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Sonnet 92. Shakespeare

But do thy worst to steal thyself away,
For term of life thou art assured mine;
And life no longer than thy love will stay,
For it depends upon that love of thine.
Then need I not to fear the worst of wrongs,
When in the least of them my life hath end.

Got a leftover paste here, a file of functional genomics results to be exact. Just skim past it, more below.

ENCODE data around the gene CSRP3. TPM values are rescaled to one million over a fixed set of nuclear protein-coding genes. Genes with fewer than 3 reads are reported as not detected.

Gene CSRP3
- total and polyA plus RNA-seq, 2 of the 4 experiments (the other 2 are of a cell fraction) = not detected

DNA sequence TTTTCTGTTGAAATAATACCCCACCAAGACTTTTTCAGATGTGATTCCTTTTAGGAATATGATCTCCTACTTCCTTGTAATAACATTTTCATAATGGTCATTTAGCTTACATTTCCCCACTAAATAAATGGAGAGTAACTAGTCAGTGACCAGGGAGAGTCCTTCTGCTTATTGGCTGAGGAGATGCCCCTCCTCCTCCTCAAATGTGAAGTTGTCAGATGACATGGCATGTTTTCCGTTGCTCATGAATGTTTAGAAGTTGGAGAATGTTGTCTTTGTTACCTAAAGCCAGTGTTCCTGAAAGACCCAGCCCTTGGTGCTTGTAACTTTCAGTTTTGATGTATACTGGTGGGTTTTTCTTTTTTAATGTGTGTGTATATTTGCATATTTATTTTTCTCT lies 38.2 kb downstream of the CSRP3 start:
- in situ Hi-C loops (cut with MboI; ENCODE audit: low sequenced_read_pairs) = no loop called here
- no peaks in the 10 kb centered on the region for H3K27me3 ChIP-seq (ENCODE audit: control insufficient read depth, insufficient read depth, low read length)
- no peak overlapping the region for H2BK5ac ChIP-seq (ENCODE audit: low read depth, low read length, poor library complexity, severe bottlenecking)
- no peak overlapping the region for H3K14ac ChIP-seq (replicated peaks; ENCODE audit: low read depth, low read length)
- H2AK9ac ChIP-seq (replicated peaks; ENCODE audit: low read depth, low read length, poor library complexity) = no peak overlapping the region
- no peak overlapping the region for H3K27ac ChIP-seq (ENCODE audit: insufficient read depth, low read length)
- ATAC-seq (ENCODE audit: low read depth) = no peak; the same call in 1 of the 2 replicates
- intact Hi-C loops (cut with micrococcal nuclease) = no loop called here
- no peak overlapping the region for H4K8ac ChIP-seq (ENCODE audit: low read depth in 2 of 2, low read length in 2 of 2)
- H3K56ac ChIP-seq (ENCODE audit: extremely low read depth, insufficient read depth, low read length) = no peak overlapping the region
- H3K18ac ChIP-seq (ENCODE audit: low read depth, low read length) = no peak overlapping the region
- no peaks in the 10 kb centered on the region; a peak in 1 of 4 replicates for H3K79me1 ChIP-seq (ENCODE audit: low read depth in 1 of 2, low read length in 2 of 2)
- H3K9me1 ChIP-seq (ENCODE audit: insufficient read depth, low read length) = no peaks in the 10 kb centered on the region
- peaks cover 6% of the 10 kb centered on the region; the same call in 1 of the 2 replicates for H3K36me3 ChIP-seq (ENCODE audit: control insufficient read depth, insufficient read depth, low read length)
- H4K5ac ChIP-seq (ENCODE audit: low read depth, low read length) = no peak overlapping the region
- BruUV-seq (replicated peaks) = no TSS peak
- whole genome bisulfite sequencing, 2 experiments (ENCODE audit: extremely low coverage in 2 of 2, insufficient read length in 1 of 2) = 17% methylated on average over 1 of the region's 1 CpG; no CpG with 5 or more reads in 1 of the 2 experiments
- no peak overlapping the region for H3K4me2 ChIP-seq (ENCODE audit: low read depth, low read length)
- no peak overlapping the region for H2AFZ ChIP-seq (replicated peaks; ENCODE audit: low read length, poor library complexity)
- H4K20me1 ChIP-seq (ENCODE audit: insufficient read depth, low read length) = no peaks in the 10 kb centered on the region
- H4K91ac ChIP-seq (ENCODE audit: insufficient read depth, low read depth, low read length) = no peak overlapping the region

I see a better state to me belongs
Than that which on thy humour doth depend:
Thou canst not vex me with inconstant mind,
Since that my life on thy revolt doth lie.
O! what a happy title do I find,
Happy to have thy love, happy to die!
    But what's so blessed-fair that fears no blot?
    Thou mayst be false, and yet I know it not.

William Shakespeare, 1598

Sonnet 92. First edition of Shakespeare's Sonnets, 1609.

Sonnet 92. First edition of Shakespeare's Sonnets, 1609.

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